Under current federal and state laws, test scores are supposed to go higher every year. Every year, the students are a different cohort, but their scores must be higher than those who preceded them. High expectations–no matter how unrealistic–are supposed to produce high achievement. Think of it this way, if students are running track and can barely jump over a 3′ bar, raise the bar to 4′ and see what happens. The assumption (usually by politicians) is that raising the bar will cause students to jump higher. But many will fail because the theory doesn’t work.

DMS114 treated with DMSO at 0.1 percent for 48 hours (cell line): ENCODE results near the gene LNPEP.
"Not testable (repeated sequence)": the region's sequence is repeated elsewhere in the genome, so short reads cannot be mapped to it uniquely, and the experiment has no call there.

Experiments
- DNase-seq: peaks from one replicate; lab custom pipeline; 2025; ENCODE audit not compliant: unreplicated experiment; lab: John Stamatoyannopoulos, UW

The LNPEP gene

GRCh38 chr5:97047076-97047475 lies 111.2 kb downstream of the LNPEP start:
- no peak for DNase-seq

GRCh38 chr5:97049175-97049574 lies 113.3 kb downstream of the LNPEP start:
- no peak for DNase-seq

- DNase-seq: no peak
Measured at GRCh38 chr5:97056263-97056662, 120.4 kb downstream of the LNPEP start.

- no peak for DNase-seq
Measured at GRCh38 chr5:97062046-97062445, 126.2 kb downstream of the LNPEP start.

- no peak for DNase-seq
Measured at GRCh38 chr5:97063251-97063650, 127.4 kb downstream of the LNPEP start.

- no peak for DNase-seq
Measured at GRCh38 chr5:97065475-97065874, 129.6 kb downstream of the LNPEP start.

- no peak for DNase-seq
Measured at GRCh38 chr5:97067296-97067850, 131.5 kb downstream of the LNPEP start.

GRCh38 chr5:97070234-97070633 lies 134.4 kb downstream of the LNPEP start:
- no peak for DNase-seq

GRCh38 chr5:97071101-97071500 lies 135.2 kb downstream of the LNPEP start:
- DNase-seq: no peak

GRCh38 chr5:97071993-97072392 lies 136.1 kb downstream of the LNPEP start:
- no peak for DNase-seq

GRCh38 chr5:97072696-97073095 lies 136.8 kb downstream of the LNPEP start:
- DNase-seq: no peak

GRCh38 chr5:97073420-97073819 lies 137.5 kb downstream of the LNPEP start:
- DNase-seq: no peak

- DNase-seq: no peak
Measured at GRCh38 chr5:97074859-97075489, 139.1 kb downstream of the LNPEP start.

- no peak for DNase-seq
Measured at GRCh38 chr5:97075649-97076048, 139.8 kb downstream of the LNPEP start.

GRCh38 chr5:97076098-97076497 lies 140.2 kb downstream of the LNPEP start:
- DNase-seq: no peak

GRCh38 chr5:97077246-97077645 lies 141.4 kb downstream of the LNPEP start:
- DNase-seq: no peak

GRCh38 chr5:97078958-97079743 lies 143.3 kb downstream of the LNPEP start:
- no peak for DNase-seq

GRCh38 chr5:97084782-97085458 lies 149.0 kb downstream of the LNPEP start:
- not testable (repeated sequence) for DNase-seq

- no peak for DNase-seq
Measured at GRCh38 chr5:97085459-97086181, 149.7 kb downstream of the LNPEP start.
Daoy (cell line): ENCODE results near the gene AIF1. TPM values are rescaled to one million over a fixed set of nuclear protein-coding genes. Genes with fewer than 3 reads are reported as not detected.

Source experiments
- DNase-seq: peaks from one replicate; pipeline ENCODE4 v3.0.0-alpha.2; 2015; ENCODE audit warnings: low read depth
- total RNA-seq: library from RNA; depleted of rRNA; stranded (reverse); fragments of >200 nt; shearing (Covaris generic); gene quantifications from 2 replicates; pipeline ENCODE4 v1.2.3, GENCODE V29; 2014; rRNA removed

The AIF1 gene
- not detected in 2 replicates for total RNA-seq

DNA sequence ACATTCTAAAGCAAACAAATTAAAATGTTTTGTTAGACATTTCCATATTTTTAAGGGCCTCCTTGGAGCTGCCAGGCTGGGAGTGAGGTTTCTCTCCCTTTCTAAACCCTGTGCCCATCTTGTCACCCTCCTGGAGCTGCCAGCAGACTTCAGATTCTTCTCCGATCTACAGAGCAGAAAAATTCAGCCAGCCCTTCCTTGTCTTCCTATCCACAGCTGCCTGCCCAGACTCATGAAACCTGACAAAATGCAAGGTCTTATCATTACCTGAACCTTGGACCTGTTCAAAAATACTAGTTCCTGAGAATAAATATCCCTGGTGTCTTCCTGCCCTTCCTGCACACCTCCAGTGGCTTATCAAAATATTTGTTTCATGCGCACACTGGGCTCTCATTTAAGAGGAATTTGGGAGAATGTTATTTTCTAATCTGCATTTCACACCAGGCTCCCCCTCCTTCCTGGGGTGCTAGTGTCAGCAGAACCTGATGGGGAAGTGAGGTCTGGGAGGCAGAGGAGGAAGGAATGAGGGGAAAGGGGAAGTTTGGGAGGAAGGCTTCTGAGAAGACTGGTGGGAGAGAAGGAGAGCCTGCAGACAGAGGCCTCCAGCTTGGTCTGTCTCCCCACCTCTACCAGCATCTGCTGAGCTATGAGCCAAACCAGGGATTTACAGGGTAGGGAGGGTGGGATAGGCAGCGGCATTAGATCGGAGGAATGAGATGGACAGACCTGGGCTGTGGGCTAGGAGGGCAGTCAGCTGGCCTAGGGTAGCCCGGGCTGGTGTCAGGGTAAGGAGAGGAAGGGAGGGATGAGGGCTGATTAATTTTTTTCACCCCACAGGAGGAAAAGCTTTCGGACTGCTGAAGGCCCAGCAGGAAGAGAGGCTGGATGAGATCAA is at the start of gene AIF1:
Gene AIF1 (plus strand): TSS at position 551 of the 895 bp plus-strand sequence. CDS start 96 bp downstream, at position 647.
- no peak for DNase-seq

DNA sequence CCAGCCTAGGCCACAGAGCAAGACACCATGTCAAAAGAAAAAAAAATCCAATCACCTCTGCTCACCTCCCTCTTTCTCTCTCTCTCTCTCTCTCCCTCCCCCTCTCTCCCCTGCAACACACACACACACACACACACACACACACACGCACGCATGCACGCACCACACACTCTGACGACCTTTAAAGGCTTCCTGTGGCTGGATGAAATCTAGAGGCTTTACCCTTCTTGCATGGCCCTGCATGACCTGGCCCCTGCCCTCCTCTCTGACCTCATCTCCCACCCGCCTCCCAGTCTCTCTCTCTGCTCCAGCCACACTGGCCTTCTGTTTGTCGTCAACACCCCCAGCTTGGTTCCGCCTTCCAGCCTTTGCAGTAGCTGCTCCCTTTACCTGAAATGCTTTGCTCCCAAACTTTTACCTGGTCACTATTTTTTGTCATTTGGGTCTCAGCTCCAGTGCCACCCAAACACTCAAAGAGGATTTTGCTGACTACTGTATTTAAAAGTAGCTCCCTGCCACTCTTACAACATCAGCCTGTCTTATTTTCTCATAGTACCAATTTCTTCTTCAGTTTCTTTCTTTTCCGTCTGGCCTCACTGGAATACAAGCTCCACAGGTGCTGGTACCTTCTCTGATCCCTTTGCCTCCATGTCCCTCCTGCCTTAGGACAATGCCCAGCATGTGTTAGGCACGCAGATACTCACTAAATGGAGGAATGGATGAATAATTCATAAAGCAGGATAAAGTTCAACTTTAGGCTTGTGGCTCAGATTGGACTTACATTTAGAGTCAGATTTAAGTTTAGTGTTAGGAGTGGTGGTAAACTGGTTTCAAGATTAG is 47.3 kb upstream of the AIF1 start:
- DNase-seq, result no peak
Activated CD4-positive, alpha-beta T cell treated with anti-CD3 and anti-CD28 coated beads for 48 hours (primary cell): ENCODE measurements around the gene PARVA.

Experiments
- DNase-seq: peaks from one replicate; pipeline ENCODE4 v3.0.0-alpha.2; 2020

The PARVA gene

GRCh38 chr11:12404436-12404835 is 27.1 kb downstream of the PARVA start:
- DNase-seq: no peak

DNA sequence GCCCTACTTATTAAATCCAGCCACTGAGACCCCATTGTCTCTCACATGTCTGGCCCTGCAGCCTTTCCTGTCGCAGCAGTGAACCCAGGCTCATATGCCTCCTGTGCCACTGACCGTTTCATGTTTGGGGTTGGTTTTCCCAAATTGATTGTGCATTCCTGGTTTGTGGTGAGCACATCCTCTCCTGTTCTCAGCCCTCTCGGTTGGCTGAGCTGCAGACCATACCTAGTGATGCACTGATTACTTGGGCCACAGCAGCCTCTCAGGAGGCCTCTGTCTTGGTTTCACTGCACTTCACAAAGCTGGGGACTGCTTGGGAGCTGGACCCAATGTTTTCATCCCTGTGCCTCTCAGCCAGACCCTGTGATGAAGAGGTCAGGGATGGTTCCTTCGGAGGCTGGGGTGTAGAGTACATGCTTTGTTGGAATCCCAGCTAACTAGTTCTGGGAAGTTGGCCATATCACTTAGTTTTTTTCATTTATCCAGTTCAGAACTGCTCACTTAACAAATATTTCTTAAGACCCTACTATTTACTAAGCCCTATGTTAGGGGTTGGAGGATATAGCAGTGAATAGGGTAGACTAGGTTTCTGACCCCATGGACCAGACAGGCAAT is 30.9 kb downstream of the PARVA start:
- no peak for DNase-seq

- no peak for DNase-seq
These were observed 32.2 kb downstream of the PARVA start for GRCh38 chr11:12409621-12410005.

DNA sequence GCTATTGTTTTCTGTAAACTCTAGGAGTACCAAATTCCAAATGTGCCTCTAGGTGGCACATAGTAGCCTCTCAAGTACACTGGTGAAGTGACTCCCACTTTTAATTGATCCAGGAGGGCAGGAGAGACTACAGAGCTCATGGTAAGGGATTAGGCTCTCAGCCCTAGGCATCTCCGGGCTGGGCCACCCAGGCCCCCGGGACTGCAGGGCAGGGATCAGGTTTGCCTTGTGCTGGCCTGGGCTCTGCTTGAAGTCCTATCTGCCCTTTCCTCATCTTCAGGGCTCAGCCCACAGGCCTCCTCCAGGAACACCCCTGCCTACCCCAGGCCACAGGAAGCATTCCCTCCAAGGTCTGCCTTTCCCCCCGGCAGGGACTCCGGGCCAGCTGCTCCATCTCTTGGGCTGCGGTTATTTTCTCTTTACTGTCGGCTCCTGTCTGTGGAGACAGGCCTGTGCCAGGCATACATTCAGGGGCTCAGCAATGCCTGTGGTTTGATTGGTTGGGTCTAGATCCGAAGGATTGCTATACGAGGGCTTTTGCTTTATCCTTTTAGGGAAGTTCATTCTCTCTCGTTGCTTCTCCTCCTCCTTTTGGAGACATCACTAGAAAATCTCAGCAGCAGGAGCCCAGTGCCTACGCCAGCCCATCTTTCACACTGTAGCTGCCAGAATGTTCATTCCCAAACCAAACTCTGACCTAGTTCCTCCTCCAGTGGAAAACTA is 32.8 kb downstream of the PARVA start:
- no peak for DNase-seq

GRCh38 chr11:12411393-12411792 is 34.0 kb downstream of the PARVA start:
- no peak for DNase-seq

A seventh -grade teacher in a Title I (high-poverty) school in Texas writes:

“I can say from personal experience that the “scores” are ripping my department apart. Last year two-thirds of our group were shuffled between grades because of low test scores. Result, even worse scores this year. All I can say is that failure begins at the top. Ugly comments have been made, morale could not be lower.. The students are beginning to check out.

“Is it worth it all?”